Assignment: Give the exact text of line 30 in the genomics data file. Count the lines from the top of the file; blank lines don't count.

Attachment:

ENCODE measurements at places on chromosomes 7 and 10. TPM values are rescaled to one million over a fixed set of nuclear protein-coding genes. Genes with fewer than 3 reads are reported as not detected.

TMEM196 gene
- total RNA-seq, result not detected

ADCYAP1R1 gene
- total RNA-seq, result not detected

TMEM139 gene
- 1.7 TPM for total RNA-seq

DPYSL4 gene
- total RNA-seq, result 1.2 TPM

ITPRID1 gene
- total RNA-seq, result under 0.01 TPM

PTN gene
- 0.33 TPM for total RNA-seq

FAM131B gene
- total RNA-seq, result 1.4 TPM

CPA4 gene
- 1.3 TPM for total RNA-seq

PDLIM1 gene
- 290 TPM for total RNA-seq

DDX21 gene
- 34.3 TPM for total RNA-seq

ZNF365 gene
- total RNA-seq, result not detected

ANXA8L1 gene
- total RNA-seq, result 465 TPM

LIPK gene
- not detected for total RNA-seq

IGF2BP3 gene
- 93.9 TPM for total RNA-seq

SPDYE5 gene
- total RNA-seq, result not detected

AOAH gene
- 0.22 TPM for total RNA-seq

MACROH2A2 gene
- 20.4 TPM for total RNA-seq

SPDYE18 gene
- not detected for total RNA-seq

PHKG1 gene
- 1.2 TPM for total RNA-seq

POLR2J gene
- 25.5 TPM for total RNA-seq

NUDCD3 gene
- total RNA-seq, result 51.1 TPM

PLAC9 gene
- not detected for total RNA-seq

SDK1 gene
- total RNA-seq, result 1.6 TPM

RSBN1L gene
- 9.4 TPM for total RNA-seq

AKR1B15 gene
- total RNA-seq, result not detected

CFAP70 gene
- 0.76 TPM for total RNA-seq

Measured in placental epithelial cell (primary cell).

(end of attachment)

SPDYE5 gene